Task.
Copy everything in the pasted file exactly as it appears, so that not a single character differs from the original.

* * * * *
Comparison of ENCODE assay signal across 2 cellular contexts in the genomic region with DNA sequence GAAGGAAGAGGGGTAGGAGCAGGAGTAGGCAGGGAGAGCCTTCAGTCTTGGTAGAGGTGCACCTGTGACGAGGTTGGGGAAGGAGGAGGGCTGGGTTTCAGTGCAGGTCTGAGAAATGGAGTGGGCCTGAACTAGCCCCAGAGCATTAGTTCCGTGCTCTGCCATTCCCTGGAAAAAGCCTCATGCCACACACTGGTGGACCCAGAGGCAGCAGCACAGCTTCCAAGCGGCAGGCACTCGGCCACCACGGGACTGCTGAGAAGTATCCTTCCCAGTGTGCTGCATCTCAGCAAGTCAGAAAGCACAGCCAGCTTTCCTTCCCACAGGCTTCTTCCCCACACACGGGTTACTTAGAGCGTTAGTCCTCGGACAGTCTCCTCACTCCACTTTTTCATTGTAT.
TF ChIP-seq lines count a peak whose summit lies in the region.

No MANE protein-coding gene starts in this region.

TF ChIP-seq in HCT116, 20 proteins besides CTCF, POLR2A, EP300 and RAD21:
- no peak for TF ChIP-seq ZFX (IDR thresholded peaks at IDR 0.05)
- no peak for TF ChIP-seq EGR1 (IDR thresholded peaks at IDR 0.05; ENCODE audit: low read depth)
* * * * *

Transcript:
Comparison of ENCODE assay signal across 2 cellular contexts in the genomic region with DNA sequence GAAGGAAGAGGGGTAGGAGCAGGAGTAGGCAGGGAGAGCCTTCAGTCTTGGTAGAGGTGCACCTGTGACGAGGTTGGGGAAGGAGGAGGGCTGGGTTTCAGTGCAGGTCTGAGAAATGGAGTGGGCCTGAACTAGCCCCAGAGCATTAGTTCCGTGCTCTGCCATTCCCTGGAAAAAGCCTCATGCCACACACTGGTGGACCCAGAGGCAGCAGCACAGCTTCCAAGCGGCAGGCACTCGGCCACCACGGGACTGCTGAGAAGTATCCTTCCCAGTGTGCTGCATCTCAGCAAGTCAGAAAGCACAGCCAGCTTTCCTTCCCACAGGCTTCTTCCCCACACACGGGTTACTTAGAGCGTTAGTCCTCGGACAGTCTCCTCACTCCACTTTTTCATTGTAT.
TF ChIP-seq lines count a peak whose summit lies in the region.

No MANE protein-coding gene starts in this region.

TF ChIP-seq in HCT116, 20 proteins besides CTCF, POLR2A, EP300 and RAD21:
- no peak for TF ChIP-seq ZFX (IDR thresholded peaks at IDR 0.05)
- no peak for TF ChIP-seq EGR1 (IDR thresholded peaks at IDR 0.05; ENCODE audit: low read depth)